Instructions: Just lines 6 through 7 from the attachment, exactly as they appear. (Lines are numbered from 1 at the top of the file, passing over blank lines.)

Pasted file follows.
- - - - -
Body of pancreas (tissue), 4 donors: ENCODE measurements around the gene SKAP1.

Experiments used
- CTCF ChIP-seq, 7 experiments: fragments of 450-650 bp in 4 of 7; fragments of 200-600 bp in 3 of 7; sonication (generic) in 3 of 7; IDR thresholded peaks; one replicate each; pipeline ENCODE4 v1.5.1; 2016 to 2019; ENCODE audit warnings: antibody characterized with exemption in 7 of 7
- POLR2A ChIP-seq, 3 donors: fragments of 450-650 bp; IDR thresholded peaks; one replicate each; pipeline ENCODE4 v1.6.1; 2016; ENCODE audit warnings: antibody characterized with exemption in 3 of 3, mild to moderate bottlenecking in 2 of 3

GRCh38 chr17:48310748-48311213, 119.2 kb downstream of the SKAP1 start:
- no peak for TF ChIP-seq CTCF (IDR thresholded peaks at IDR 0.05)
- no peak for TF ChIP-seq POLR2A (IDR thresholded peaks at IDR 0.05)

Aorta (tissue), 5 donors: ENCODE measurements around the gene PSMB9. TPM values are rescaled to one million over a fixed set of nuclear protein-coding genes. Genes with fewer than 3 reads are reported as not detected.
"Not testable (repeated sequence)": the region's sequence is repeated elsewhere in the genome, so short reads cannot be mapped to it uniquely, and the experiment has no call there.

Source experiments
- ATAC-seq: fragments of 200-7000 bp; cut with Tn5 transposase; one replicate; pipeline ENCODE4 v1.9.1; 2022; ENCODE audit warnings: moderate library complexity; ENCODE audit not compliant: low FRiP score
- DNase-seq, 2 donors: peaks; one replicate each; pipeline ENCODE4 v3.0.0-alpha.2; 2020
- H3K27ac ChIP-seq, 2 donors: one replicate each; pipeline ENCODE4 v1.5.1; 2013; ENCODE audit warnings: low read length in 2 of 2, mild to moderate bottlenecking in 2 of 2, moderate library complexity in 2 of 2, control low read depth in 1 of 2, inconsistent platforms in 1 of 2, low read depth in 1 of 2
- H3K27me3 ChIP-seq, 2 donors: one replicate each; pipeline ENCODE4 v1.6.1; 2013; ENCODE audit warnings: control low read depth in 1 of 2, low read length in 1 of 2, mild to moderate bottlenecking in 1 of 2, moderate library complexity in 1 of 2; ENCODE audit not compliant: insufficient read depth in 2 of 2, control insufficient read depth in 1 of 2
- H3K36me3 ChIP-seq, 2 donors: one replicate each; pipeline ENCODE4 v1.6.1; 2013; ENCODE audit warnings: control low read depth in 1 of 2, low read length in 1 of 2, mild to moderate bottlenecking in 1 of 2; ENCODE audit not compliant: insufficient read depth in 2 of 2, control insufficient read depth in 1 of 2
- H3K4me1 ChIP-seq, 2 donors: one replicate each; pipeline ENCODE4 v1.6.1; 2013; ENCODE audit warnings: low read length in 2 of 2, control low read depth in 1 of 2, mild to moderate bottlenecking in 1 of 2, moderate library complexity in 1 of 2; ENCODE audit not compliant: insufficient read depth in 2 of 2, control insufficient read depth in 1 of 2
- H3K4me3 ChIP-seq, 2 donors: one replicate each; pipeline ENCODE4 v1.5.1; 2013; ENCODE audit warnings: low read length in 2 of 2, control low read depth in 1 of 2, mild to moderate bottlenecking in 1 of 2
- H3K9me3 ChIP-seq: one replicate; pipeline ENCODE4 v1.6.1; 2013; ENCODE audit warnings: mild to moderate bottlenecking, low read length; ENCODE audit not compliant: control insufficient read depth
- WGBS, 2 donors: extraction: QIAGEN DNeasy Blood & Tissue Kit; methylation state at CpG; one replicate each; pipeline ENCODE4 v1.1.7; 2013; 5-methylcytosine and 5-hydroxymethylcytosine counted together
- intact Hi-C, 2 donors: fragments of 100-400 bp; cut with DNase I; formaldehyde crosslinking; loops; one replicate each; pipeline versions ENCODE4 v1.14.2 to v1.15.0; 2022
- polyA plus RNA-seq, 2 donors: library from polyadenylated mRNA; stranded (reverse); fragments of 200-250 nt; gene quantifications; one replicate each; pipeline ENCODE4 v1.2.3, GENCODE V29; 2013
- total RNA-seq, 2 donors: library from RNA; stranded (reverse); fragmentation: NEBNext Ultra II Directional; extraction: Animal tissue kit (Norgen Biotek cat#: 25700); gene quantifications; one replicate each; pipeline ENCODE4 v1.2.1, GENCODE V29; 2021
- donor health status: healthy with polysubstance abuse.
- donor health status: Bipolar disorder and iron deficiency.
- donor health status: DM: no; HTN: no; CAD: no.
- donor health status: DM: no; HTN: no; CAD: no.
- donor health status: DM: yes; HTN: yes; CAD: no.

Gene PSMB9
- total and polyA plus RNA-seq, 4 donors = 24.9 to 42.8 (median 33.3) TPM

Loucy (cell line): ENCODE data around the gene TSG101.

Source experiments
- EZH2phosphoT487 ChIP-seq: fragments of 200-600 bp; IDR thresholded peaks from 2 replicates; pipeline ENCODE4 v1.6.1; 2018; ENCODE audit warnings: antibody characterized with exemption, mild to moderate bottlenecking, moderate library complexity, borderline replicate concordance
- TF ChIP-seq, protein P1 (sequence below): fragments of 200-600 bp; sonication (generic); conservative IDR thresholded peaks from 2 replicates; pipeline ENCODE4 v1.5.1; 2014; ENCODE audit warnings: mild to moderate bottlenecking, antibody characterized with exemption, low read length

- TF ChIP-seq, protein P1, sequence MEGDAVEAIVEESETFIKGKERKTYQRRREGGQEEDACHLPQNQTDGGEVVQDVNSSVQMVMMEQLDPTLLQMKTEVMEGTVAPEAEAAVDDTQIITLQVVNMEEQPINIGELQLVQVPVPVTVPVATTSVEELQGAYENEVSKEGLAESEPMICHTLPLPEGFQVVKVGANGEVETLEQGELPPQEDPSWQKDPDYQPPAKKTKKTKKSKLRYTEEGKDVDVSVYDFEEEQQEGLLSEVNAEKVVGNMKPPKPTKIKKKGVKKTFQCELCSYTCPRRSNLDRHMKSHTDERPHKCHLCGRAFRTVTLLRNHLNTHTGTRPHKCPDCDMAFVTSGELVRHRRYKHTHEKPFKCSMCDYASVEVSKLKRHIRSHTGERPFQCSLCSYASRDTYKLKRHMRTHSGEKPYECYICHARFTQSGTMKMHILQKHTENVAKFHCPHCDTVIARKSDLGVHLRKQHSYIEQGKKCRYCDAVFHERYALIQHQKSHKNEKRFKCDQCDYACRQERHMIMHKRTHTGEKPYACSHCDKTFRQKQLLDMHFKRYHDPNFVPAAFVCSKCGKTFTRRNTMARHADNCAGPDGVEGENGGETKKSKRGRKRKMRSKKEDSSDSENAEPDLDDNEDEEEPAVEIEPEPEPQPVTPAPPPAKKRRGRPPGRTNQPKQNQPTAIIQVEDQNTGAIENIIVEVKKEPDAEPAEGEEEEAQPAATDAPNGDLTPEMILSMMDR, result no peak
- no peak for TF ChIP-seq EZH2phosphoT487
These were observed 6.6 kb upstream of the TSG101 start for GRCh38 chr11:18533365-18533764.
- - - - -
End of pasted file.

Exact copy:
- no peak for TF ChIP-seq CTCF (IDR thresholded peaks at IDR 0.05)
- no peak for TF ChIP-seq POLR2A (IDR thresholded peaks at IDR 0.05)